Aged individuals, especially ladies, are as of now in danger of osteoporosis. This is the point where the density of bone decreases thus the danger of fractures increase.

In case if you are pregnant, having a lot of vitamin A can hurt your unborn child. Thus, therefore if you are expecting or considering having a child, you ought to avoid eating liver or similar foods on the grounds that these are high in vitamin A.

You ought to likewise abstain from taking supplements that contain vitamin A. In case you have been taking a lot of vitamin A and figure you might have vitamin A cerebral pains, quit taking all vitamins supplements immediately.

Consult your specialist to be checked for any damage to organs. Drink a lot of water to help flush your accumulated toxins and poisons. You may cure your cerebral pain with over the counter pain killers as long as your specialist says it is alright.

After some time, the side effects will vanish once you stop the intake of it. At the point when all the abundance vitamin A is gone from your body, your vitamin A migraines should stop too.

Unfortunately, if there has been any liver harm from the vitamin A, consult your doctor to avoid further damage.

Dangers associated with insufficiency of vitamin A

  • Zinc is required to make RBP (retinol binding protein) which transports vitamin A in the body. Like this, a lack of zinc confines the body’s capacity to move vitamin A from the liver to body tissues.
  • Night blindness is one of the principal indications of deficiency of vitamin A.
  • Deficiency of vitamin A also lessens the capacity to battle diseases, for example, pneumonia.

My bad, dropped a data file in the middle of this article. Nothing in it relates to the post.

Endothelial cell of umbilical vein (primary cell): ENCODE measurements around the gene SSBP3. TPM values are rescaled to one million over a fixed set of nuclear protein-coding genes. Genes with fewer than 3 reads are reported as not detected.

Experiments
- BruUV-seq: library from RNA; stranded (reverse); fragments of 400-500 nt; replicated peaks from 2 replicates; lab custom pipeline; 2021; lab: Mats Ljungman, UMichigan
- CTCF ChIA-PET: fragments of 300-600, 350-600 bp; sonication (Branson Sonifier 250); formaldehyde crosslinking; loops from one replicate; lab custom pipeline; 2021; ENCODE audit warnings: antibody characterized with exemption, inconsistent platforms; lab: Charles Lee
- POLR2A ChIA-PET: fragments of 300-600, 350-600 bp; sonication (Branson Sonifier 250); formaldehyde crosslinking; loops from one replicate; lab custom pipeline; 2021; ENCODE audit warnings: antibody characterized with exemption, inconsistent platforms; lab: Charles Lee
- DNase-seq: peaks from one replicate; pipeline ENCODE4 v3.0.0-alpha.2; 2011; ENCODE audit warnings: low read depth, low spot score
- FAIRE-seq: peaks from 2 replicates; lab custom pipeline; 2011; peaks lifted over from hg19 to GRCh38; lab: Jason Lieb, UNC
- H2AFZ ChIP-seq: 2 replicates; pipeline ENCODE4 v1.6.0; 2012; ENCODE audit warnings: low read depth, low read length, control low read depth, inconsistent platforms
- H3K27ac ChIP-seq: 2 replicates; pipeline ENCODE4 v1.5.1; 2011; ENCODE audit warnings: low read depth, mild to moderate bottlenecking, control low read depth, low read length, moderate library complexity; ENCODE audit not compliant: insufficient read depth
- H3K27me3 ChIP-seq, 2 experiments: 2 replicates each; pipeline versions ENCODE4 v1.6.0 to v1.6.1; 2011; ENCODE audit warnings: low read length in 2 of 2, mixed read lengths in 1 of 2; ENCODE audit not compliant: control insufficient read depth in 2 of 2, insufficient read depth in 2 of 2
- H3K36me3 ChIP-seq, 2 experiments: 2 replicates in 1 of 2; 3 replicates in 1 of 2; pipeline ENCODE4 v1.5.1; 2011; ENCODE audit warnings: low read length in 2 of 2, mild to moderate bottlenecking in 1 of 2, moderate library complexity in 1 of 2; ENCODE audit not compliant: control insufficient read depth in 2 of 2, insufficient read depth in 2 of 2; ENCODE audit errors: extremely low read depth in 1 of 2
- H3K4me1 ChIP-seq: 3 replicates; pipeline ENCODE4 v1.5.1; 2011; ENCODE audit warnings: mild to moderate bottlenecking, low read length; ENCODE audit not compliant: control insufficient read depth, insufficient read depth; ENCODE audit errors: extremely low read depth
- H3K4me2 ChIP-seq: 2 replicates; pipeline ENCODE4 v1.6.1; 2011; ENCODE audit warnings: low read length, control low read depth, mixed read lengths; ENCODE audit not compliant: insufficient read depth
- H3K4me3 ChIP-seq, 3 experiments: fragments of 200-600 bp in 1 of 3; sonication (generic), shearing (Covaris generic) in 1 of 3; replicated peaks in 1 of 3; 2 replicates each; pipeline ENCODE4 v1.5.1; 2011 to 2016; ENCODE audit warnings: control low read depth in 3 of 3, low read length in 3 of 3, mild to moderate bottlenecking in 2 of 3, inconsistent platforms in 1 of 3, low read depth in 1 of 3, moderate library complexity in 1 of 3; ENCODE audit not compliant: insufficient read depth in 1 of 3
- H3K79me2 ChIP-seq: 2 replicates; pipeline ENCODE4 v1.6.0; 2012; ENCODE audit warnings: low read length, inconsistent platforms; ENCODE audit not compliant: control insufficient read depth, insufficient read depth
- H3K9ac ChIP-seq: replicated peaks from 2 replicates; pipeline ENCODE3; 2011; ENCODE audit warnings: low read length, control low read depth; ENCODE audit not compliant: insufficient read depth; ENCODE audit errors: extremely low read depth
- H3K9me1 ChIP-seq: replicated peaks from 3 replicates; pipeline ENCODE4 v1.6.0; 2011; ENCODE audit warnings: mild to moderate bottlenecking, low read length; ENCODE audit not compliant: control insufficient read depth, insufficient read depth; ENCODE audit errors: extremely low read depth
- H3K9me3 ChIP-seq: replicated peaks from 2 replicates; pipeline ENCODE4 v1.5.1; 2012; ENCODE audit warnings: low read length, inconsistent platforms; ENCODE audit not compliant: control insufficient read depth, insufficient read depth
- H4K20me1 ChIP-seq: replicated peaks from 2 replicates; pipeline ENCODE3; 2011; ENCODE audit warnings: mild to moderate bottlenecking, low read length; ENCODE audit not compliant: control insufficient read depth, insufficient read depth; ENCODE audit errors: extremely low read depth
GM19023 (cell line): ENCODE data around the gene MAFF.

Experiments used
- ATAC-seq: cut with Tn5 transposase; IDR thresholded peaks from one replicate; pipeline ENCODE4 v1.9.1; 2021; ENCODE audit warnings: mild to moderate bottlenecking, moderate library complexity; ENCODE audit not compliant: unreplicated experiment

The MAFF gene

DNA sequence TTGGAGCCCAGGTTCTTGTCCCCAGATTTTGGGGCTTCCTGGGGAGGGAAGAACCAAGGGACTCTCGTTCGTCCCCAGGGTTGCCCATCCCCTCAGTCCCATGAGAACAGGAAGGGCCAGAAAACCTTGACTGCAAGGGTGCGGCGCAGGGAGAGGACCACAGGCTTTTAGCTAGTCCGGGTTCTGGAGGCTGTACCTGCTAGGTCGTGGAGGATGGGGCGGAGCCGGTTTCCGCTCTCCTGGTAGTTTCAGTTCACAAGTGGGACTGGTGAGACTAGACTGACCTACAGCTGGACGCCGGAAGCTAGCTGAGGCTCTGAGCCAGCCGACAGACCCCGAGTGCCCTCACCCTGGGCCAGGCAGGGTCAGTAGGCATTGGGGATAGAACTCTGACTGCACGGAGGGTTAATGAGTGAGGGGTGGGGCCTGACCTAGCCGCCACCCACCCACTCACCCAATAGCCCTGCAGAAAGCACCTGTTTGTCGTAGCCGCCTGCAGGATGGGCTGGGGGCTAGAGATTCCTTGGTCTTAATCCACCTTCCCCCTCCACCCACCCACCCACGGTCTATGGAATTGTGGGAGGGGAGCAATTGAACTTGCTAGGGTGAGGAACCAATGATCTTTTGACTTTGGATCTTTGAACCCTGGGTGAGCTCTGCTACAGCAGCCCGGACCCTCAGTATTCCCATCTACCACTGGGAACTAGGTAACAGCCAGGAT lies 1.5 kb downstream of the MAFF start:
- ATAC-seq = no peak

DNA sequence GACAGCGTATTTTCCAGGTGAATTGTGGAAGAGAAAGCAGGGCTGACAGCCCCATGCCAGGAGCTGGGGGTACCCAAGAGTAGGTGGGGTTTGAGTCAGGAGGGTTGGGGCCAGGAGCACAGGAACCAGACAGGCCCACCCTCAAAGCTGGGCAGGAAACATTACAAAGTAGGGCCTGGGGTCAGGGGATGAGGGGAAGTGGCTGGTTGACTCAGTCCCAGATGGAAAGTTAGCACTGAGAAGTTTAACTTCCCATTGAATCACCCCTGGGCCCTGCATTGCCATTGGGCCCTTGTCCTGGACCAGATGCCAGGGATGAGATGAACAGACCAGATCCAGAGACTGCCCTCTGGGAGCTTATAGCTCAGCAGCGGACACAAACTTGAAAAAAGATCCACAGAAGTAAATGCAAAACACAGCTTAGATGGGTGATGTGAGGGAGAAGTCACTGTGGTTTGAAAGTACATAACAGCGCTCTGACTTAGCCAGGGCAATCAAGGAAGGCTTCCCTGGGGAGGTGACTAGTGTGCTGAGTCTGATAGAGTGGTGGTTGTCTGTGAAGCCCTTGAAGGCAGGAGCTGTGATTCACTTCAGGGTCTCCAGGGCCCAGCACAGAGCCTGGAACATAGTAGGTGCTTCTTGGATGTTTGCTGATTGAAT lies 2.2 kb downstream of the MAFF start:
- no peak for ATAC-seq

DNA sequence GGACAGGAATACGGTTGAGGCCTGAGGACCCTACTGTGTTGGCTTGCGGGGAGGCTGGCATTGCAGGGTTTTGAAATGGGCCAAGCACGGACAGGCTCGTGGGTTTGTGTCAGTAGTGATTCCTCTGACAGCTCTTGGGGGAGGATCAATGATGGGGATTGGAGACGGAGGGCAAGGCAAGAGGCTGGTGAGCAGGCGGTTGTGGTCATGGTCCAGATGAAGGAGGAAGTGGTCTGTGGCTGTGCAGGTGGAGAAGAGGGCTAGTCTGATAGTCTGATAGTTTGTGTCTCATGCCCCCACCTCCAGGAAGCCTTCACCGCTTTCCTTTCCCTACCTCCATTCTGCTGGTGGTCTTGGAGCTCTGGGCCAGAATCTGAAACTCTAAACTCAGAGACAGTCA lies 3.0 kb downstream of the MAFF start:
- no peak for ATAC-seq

• Deficiency may build a youngster’s danger of creating respiratory diseases, improper growth, moderate bone development, diarrhea and also reduce the probability of survival from severe diseases.

Vegetarians who don’t eat eggs and dairy products require provitamin A carotenoids to address their issue for vitamin A. They ought to incorporate at least five servings of fresh veggies and fruits.

Pick dull green leafy vegetables and orange and yellow organic products to satisfy prescribed measures of vitamin A.

 

  • Vitamin A is necessary for bright and good vision

In case if you don’t get enough vitamin A in your eating routine, you won’t have the capacity to make the proteins basic for vision. Therefore, vitamin A insufficiency can prompt vision issues. Actually, overall vitamin A insufficiency is one of the main sources of visual impairment.

  • Vitamin A is key for the strength of immune system

Without vitamin A, your immunity won’t be strong enough. Indeed, even children who are mildly deficient in vitamin A become a substantially higher danger of respiratory infections and looseness of the bowels.